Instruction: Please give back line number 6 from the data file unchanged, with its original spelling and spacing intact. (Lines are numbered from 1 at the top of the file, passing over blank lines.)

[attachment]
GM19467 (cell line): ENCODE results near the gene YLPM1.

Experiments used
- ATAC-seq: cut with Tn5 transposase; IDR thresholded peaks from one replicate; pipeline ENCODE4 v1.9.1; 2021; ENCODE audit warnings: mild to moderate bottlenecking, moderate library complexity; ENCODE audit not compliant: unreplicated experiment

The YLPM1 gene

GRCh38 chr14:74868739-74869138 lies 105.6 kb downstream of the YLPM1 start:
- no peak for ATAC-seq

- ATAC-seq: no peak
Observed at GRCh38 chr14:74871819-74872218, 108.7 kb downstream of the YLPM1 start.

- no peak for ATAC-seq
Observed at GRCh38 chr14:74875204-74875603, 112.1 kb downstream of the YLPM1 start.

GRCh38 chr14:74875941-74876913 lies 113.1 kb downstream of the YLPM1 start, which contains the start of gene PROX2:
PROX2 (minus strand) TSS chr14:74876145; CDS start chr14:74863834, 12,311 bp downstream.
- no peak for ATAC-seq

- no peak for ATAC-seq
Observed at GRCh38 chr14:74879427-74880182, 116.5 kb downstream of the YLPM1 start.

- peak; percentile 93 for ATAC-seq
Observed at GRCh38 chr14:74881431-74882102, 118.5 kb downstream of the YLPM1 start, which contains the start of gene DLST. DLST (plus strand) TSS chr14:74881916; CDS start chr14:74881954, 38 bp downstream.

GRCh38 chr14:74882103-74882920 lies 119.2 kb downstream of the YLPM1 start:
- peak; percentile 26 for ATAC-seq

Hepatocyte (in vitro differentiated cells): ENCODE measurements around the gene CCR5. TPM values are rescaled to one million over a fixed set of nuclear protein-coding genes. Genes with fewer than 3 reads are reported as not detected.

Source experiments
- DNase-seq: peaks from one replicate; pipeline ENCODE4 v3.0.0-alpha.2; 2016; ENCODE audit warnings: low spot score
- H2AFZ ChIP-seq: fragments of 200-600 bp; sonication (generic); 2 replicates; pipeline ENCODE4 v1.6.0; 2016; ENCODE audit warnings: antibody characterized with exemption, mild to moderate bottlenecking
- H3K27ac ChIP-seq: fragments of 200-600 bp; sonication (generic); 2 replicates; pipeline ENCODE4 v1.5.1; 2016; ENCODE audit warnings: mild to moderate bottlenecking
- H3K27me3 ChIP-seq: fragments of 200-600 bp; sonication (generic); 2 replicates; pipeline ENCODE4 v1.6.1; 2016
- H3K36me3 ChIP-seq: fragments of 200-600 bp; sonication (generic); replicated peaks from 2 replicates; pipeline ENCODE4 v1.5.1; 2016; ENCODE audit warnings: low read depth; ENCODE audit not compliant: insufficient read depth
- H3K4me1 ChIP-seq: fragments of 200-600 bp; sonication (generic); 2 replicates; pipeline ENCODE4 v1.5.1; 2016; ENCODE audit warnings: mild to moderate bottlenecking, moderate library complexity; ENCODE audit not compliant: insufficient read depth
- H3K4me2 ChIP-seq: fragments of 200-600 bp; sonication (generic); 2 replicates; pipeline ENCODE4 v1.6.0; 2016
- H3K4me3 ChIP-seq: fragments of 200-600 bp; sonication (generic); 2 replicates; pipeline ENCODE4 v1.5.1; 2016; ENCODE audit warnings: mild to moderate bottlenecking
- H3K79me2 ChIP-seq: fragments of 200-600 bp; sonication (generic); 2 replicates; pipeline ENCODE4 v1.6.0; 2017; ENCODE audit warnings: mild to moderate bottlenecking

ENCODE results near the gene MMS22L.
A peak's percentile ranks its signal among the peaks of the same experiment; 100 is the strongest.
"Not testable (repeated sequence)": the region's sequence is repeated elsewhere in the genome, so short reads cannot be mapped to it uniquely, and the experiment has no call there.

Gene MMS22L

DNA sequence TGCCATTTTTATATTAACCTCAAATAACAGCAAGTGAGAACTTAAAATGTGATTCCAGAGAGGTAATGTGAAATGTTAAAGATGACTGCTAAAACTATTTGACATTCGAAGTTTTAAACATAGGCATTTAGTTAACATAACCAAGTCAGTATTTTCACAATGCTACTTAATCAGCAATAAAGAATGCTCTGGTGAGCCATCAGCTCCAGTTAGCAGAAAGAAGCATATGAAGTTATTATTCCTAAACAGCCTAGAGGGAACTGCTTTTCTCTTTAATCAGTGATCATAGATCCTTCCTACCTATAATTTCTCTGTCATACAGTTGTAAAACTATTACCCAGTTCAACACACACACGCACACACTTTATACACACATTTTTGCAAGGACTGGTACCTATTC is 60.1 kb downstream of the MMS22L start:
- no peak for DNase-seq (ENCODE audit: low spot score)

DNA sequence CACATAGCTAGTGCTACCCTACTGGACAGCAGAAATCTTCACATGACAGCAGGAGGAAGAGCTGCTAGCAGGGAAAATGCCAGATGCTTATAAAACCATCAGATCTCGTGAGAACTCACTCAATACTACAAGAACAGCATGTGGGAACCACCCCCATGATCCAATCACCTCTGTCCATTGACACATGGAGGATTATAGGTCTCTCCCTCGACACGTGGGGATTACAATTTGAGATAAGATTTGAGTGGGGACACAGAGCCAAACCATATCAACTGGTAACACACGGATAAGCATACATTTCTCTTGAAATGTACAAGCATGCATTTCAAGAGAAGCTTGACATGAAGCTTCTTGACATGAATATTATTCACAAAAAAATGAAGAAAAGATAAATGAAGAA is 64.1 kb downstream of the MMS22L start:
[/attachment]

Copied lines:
- no peak for ATAC-seq